In the early '80s Frank Miller was one of Marvel's top creators - between revitalizing Daredevil to co-creating Wolverine's first solo series, he was hard to beat. While it was his gritt, crime noir take on superheroes which was a key part of his charm - it also scared away some of its earliest mass-media spinoffs.
Just as Miller's Daredevil series was taking off, ABC took interest in creating a Daredevil cartoon - ditching the grittiness in favor of a more kid-friendly approach, replete with Lighning the Super-Dog. But as the series was in development, March 1982's Daredevil #184 cover by Miller - featuring the Man WIthout Fear pointing a revolver directly at the reader. The illustration, seemingly a homage to Clint Eastwood's r-rated Dirty Harry film franchise - was intended to scare readers, and according to a Marvel executive scared off ABC.
"That Daredevil cover killed an ABC cartoon pitch," current Marvel executive editor Tom Breoort said in 2020.
Despite the foul-up, Miller rightly remained a key player in Marvel's bench - just as DC began approaching the writer/artist to work over there - including of all things a revamp of DC's Trinity - Batman, Wonder Woman, and Superman - with Steve Gerber. Although that pitch was ultimately canceled, the door was open for Miller at DC. And while some creators have been able to balance working for both publishers simultaneously, given Miller's aborted Dr. Strange run - attributed to his busy schedule - Marvel editors would have to know that if Miller began working for DC regularly, that'd mean less of him at Marvel.
As all this was happening, a new comedy series was in development as part of Marvel's burdgeoning humor lin led by editor Larry Hama. Hama, who oversaw Marvel's Crazy comedy title, was branching out with more comedy ideas - including what would become Peter Porker the spectacular Spider Ham, as well as a comic which would re-letter classic Marvel comics for comedic effect - beginning with Daredevil #181 - Frank Miller and friends' oversized and memorable special which included, among other things, the (first) death of Elektra.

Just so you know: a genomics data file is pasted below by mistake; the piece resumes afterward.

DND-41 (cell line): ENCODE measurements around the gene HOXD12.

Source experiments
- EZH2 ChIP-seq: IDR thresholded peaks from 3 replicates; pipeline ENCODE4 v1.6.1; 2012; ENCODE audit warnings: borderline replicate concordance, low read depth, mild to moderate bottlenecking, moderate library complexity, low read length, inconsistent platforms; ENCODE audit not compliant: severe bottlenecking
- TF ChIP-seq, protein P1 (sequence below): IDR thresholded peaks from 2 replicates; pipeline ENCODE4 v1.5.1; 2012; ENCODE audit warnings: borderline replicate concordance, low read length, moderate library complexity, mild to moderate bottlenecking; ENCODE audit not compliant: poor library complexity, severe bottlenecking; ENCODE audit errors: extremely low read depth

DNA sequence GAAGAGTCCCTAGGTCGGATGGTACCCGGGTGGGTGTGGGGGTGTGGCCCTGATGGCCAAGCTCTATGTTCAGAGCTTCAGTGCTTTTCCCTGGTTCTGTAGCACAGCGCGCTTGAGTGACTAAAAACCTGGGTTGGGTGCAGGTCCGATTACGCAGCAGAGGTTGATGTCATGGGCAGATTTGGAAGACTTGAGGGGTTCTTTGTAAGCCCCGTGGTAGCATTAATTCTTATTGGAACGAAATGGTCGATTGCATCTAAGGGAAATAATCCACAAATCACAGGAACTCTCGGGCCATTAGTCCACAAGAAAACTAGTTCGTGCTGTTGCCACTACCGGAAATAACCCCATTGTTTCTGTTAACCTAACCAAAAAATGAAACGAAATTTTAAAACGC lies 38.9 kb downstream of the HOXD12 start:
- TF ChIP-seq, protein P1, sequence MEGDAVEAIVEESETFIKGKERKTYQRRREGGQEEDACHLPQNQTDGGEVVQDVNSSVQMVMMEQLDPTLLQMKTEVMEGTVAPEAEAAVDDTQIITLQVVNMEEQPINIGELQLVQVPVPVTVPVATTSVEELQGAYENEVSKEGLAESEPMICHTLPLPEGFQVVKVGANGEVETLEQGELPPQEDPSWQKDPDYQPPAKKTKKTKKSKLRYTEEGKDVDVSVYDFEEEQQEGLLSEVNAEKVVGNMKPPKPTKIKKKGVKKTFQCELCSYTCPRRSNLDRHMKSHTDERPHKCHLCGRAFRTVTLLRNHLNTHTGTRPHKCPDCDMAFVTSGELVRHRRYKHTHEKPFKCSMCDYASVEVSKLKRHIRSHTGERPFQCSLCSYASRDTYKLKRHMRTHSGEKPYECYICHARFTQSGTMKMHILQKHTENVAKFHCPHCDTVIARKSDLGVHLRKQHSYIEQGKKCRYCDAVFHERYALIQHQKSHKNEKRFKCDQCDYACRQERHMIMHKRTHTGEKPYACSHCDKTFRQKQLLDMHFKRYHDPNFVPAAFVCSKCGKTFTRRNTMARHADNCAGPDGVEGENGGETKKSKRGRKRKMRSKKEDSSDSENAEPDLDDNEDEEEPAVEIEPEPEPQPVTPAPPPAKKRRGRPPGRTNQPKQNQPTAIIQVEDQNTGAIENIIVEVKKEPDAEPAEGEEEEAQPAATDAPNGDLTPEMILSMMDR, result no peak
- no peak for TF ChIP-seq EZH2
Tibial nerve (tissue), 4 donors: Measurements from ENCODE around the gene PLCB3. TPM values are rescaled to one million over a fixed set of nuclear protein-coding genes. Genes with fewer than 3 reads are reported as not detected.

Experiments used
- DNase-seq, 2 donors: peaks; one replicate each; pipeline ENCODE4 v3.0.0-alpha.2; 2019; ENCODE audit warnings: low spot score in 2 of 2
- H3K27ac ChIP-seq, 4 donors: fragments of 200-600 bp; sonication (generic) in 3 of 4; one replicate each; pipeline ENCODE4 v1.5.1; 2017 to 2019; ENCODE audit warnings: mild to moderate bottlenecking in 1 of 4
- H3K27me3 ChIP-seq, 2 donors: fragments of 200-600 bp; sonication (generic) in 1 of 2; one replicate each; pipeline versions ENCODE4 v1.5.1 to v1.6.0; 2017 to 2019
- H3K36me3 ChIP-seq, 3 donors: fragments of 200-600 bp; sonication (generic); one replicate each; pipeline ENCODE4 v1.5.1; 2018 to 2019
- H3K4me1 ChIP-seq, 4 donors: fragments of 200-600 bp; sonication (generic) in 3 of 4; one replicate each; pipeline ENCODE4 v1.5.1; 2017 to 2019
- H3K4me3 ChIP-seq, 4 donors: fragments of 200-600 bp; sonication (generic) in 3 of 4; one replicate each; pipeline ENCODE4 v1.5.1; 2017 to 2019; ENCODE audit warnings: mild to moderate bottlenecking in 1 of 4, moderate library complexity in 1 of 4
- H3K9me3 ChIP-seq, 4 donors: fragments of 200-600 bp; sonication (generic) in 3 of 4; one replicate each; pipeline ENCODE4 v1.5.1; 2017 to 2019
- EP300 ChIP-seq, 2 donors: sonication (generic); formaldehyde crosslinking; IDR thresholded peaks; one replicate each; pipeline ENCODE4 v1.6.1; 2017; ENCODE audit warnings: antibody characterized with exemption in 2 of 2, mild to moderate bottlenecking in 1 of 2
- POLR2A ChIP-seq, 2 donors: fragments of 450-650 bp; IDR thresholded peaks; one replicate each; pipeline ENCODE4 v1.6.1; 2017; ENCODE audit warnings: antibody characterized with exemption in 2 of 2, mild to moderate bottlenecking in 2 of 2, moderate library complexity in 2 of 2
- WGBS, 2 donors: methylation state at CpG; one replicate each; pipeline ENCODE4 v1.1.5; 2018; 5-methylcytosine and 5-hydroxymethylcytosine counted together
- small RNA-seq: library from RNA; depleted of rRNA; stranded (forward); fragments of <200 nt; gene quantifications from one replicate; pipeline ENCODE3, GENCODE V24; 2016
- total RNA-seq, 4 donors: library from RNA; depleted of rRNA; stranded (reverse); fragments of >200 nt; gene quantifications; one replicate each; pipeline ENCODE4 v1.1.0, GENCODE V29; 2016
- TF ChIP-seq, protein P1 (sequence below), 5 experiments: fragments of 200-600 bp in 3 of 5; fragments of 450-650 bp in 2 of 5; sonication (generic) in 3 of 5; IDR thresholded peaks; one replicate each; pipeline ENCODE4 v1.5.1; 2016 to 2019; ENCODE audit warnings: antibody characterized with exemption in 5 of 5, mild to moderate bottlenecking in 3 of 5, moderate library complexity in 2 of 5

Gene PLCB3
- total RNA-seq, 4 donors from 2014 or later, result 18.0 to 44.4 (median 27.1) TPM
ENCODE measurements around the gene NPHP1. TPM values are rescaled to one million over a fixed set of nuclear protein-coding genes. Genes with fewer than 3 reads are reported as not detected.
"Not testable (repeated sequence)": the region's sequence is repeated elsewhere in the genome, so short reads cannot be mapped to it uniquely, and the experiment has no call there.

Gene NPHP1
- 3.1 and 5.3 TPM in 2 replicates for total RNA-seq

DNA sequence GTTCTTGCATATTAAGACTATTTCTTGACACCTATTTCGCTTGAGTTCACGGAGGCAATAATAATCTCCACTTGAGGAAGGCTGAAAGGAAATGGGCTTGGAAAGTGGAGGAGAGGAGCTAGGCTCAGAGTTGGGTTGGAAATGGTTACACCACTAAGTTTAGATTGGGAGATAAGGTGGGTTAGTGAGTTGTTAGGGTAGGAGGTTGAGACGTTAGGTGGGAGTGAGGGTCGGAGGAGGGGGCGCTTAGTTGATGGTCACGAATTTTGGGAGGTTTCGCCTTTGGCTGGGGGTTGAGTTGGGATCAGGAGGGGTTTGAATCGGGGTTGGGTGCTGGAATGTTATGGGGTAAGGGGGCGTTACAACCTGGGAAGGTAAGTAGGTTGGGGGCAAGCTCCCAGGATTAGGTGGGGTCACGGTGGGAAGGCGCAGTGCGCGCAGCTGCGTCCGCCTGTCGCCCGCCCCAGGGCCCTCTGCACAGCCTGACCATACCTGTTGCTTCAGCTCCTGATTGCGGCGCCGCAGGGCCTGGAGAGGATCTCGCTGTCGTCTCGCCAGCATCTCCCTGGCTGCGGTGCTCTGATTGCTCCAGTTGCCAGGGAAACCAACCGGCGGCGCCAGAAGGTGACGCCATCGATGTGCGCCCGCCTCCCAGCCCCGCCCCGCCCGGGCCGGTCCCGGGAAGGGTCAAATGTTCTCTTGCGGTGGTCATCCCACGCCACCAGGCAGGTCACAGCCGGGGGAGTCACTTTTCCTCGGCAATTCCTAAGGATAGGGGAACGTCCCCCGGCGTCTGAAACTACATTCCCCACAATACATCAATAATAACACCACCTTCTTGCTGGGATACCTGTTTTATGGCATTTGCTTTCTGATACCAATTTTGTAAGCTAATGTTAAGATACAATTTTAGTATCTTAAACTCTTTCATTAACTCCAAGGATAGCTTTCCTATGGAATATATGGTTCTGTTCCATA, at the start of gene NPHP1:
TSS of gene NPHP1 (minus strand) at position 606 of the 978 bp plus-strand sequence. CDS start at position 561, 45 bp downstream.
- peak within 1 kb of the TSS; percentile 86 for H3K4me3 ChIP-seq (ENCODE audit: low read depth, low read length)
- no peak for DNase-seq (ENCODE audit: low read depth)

The title, dubbed Marvel Retread Funnies, was intended to be a relatively low-cost book - since the comics were already drawn - with writers and letterers tweaking the comics for comedy. Then-Marvel editors Mike Carlin and Christopher Priest (then known as James Owsley) re-wrote Daredevil #181 for comedy, but it was only after the book was re-lettered that Frank Miller learned of the project.
"Nobody, however, had thought to mention any of this to Frank Miller, and Frank was pissed when he heard about it," Brevoort writes on his Substack. "So much so that the plug was pulled and the book was killed. It hasn’t seen print since, and I’ve only seen a page or two of it myself."
No need to piss off Miller while he's one of your top creators, right?
Miller's work waned at Marvel over the years, and after 1993's Daredevil: The Man Without Fear the creator balked at working with the publisher for 30 years - until he began drawing covers for the company again this year.
But who really cares about what we think? This year, we had you vote for your best movies, best comics, and best TV shows of the year too. Check the lists and mix and see if you agree with our (and your) top choices of the year!